And why did Lord Frey ask _Robb_ to see about Olyvar's knighting, when he had more than enough anointed knights at his disposal to attend to the matter?
Why should someone go to Harvard when they can get a degree from their local community college? There is great prestige in receiving your knighthood from a king, a prince, one of the Kingsguard or other celebrated, legendary knights. Getting knighted by a brother is like kissing your sister (we'll leave Jaime Lannister and the Targaryens out of that comparison) and getting dubbed by the local hedge knight is like graduating from barber college. You get a sheepskin, maybe, but don't try applying to law school.
Also, can noble bastards be knighted?
Any man can be knighted.
And how comes that the Manderlys have squires which are forty years old?
We tend to think of squires as teenaged boys, knights in training, but that is only part of the truth. Historically, there were many men who spent their entire lives as squires, and never became knights.It was quite common to have thirty- and forty-year-old squires, even some in their fifties. Such men perhaps did not have the wealth to become knights (knights had to pay for their own equipment), or perhaps did not have the inclination. They were the medieval counterparts of the career army sergeant who has no desire to be promoted to lieutenant. let alone general.
Tyrion reflected that his father should have been able to defeat Robb in the west before Stannis could have taken Storm's End. Wasn't this move a great risk though, since Stannis could have abandoned Storm's End at any time, in order to strike against King's Landing and the Lannister claimants to the throne while Tywin was occupied in the west?
Storm's End is a hugely formidable castle, and should have been able to hold out much longer, as it did during Robert's Rebellion when Stannis was inside rather than outside. And both Tyrion and Tywin knew that Stannis was a methodical commander rather than a daring one, and therefore would be unlikely to leave an enemy stronghold untaken in his rear. There was also the psychological aspect, as Stannis himself explains to Davos; he could not risk being seen as having suffered a "defeat," however minor.
Was Lord Tywin marching west a huge risk? Of course it was. That was why he sat at Harrenhal for so long, hoping to lure Robb into attacking him... or Stannis into committing against King's Landing. Neither of his foes would play into his hands, however. At which point he made a calculated gamble.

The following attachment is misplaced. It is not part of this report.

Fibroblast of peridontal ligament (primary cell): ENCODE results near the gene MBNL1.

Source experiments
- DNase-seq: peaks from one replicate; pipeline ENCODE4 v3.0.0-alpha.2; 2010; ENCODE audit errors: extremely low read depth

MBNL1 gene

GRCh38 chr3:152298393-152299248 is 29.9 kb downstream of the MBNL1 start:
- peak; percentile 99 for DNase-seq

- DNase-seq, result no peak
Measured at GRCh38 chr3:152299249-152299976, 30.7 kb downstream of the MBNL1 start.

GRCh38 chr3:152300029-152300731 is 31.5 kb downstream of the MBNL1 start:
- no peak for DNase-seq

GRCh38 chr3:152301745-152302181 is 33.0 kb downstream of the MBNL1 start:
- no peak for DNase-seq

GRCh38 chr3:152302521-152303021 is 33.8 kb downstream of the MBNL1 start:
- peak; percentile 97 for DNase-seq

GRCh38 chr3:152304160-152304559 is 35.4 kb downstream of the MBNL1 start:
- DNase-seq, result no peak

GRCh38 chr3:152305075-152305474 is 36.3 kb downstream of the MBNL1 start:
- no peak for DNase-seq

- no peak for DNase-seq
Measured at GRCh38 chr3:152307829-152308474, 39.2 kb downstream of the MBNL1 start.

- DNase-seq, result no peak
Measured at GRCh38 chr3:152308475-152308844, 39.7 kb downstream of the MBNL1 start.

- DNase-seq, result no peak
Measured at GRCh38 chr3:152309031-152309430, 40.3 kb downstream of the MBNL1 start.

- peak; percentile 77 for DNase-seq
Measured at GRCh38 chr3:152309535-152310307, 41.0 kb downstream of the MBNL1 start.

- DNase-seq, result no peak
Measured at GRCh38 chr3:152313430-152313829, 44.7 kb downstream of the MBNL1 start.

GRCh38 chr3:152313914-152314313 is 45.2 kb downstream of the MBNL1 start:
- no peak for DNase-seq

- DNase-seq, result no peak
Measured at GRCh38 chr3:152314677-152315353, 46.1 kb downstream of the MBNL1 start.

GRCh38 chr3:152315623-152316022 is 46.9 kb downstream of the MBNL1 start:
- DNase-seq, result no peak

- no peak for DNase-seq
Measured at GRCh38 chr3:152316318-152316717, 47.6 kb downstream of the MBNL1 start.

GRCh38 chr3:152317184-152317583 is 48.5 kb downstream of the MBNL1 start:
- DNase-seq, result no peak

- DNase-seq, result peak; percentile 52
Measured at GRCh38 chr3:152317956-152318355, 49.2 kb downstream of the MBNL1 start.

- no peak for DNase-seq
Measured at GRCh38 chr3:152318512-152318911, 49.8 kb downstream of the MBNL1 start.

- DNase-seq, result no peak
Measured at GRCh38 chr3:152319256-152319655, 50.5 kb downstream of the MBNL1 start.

In a three-sided struggle (four sided when Renly was still in the game), any decisive move is a risk... as I learned in high school playing... yes... RISK! But the only way to win is to take some of this risks.
I was wondering about the siege of Storm's End during the War against the Mad King (as an aside; did that war ever get an official name?).
Wars don't get "official" names... at least they didn't until very recently in real life. World War I was called "the Great War" until we had World War II. And when I was in college, French history featured something called "the War of the Three Henrys," but the "great man" historians lost out out to the "socio-economic trends" historians, so now it's "the Wars of Religion."
Which is a long winded way of saying, some call it Robert's Rebellion, and some call it the War of the Usurper, and some call it other things.
Why did mighty lords of Mace Tyrell and Paxter Redwyne's calibre waste their time and efforts in besieging an untested young lord with (apparently) only a few thousand men (and those weakened more and more of hunger to boot)? Meanwhile their overlord were losing the war?
The Targaryens had lost a number of battles (and had also won some), but they weren't really losing the war until the Trident and the Sack of King's Landing. And then it was lost. And sieges were a crucial part of medieval warfare. Storm's End was not geographically strategic, but it was the base of Robert's power, as important to House Baratheon as Winterfell was to the Starks. If it had fallen, Robert would have lost his home and his lands... and two of his brothers would have been hostages in enemy hands. All important chips. Also the fall of Storm's End might have convinced many of the storm lords supporting him that the time had come to bend the knee. So the castle was hardly unimportant.
Tyrell had a sizeable host, but some of his strength was with Rhaegar, certainly. Rhaegar actually outnumbered Robert on the Trident, although Robert's troops were more battle-tested. I haven't gone into the whole history of the fighting, but there was a good deal more to it than just two armies meeting on the Trident. There were a number of earlier battles, sieges, escapes, ambushes, duels, and forays, and fighting in places as farflung as the Vale and the Dornish Marches.